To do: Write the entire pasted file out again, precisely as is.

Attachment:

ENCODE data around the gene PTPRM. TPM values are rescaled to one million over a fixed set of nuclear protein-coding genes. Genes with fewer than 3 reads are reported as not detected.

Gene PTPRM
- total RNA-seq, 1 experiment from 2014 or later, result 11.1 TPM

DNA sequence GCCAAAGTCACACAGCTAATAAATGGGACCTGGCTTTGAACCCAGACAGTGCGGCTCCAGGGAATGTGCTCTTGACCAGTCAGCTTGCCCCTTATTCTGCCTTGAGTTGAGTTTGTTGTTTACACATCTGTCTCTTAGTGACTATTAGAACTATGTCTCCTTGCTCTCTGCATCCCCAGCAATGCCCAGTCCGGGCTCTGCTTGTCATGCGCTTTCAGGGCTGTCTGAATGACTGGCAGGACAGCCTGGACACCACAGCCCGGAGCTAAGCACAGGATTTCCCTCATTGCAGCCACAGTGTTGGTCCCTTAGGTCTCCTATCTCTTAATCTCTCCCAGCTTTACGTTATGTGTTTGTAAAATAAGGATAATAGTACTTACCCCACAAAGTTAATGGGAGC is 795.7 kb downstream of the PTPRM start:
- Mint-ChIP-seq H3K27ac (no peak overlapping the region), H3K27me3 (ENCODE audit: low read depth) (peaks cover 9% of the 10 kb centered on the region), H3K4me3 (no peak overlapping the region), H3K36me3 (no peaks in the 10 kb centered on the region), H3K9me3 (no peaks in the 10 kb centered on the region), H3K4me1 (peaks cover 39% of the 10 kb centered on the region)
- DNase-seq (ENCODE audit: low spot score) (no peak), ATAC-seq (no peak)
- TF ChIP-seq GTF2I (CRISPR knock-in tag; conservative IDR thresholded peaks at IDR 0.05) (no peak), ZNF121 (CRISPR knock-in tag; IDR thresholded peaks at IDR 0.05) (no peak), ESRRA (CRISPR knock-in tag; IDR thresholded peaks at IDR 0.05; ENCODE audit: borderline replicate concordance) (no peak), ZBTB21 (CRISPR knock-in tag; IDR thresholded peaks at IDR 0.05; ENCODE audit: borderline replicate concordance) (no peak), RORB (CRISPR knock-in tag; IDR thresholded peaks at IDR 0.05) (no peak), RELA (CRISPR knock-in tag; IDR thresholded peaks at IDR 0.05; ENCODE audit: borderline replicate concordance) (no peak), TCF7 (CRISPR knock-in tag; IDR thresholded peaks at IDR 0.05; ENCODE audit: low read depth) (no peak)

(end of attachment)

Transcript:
ENCODE data around the gene PTPRM. TPM values are rescaled to one million over a fixed set of nuclear protein-coding genes. Genes with fewer than 3 reads are reported as not detected.

Gene PTPRM
- total RNA-seq, 1 experiment from 2014 or later, result 11.1 TPM

DNA sequence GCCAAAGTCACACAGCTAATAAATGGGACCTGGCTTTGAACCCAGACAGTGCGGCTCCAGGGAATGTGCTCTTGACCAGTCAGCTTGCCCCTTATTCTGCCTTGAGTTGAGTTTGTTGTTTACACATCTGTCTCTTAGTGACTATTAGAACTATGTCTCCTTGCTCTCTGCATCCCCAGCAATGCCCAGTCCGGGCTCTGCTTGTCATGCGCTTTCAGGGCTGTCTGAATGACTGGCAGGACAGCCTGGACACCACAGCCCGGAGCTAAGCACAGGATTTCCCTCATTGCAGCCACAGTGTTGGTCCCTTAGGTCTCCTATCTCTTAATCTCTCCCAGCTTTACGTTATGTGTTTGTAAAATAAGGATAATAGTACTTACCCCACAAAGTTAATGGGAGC is 795.7 kb downstream of the PTPRM start:
- Mint-ChIP-seq H3K27ac (no peak overlapping the region), H3K27me3 (ENCODE audit: low read depth) (peaks cover 9% of the 10 kb centered on the region), H3K4me3 (no peak overlapping the region), H3K36me3 (no peaks in the 10 kb centered on the region), H3K9me3 (no peaks in the 10 kb centered on the region), H3K4me1 (peaks cover 39% of the 10 kb centered on the region)
- DNase-seq (ENCODE audit: low spot score) (no peak), ATAC-seq (no peak)
- TF ChIP-seq GTF2I (CRISPR knock-in tag; conservative IDR thresholded peaks at IDR 0.05) (no peak), ZNF121 (CRISPR knock-in tag; IDR thresholded peaks at IDR 0.05) (no peak), ESRRA (CRISPR knock-in tag; IDR thresholded peaks at IDR 0.05; ENCODE audit: borderline replicate concordance) (no peak), ZBTB21 (CRISPR knock-in tag; IDR thresholded peaks at IDR 0.05; ENCODE audit: borderline replicate concordance) (no peak), RORB (CRISPR knock-in tag; IDR thresholded peaks at IDR 0.05) (no peak), RELA (CRISPR knock-in tag; IDR thresholded peaks at IDR 0.05; ENCODE audit: borderline replicate concordance) (no peak), TCF7 (CRISPR knock-in tag; IDR thresholded peaks at IDR 0.05; ENCODE audit: low read depth) (no peak)